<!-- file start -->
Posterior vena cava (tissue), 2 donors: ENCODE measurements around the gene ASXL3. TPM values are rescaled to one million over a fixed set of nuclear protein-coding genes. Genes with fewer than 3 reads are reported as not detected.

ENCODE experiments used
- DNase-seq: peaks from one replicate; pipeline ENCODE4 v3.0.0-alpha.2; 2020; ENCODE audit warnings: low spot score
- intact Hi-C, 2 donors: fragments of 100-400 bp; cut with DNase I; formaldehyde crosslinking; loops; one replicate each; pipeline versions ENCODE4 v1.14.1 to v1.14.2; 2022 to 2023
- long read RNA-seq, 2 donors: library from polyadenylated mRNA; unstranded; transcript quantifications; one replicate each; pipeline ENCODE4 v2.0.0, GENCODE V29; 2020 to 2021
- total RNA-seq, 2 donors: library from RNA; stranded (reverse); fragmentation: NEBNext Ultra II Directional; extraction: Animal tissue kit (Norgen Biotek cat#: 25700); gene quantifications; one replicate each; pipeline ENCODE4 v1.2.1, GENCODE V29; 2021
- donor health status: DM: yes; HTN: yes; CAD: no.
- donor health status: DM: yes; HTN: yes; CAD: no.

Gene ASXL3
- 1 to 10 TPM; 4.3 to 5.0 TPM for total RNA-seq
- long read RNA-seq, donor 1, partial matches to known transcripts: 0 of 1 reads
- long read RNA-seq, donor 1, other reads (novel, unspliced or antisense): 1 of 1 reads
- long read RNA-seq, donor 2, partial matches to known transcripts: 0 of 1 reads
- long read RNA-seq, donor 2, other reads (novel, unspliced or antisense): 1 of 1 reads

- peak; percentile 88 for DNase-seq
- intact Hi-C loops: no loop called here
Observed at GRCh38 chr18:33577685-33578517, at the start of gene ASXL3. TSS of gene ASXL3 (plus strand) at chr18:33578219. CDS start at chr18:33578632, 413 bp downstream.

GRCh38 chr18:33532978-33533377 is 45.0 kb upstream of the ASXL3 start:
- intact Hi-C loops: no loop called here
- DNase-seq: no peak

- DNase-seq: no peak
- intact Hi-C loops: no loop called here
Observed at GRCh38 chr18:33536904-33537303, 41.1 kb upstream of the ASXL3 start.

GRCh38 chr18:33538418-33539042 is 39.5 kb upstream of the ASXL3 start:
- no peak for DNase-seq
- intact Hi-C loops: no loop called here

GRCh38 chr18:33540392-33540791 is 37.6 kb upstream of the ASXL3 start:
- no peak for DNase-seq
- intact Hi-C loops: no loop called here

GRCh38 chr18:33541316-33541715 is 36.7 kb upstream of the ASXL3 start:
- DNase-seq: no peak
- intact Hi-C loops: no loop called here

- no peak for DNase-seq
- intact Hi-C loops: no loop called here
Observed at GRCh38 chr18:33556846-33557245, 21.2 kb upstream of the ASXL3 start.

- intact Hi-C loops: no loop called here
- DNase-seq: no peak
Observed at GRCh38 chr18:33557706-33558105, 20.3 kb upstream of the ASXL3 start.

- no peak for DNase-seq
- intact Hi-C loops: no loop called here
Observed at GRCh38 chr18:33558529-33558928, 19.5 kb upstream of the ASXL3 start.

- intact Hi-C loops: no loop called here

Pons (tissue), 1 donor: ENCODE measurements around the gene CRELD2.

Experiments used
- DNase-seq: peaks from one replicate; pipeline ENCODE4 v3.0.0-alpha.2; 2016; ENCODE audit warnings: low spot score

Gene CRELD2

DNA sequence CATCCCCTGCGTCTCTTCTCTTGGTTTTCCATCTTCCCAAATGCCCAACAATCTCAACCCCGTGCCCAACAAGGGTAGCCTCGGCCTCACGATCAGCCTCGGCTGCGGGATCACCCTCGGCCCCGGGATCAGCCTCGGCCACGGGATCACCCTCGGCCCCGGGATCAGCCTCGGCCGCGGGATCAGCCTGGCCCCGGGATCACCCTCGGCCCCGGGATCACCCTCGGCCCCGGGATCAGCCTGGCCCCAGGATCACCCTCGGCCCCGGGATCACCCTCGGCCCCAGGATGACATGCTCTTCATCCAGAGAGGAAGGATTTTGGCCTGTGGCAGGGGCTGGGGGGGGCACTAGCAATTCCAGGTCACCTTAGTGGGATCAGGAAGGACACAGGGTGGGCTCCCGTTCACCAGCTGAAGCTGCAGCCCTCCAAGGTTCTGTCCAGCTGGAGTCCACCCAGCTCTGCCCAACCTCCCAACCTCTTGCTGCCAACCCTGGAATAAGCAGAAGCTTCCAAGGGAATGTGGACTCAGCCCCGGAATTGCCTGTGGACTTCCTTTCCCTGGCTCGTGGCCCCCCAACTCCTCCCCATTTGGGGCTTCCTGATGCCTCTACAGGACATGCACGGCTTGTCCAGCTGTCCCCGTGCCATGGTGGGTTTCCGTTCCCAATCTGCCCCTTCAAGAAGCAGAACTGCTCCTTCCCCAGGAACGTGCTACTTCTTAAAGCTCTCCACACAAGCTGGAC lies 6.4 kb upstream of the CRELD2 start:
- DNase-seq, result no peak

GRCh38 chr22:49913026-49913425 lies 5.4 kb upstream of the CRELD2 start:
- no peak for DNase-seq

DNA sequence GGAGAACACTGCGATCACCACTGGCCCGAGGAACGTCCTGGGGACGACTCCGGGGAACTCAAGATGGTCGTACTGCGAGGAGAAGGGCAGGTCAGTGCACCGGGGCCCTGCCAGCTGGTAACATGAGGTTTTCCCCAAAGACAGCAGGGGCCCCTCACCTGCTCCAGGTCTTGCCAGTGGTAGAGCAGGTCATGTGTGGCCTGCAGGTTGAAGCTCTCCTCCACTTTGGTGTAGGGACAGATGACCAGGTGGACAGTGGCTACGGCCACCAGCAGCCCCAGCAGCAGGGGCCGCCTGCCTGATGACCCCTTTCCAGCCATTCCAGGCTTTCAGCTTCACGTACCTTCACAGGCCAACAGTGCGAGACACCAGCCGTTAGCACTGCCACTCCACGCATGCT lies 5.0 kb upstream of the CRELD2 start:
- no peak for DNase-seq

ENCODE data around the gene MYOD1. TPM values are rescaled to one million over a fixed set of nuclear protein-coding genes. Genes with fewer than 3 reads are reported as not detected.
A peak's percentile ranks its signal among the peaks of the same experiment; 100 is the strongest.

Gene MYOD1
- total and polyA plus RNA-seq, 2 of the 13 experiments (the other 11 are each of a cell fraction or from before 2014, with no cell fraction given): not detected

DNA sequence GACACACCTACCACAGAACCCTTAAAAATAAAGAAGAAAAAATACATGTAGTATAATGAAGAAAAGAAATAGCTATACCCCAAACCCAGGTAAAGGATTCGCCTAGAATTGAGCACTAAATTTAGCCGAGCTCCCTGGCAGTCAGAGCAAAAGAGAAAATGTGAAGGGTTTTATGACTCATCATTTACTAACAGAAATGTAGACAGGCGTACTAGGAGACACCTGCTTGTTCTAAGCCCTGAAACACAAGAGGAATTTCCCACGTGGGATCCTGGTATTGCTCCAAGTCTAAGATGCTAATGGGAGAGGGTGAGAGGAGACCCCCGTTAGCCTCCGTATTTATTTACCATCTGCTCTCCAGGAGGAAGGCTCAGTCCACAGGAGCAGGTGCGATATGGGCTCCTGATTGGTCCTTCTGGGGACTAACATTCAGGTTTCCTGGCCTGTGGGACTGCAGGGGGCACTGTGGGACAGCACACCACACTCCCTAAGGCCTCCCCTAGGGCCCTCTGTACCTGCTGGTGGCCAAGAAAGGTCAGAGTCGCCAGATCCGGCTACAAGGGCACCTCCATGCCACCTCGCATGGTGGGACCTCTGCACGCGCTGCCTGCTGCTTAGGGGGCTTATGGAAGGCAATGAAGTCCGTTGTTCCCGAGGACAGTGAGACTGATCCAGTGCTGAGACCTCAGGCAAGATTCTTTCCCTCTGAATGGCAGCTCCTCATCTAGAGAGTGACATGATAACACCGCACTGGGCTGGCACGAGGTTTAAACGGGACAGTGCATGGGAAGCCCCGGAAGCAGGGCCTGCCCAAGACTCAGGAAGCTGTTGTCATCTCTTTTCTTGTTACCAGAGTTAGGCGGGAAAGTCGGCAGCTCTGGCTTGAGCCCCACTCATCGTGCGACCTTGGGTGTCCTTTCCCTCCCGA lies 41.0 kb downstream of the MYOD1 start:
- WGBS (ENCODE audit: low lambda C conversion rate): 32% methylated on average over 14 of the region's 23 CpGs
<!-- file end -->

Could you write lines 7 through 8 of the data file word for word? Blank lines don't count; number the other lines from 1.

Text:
- donor health status: DM: yes; HTN: yes; CAD: no.
- donor health status: DM: yes; HTN: yes; CAD: no.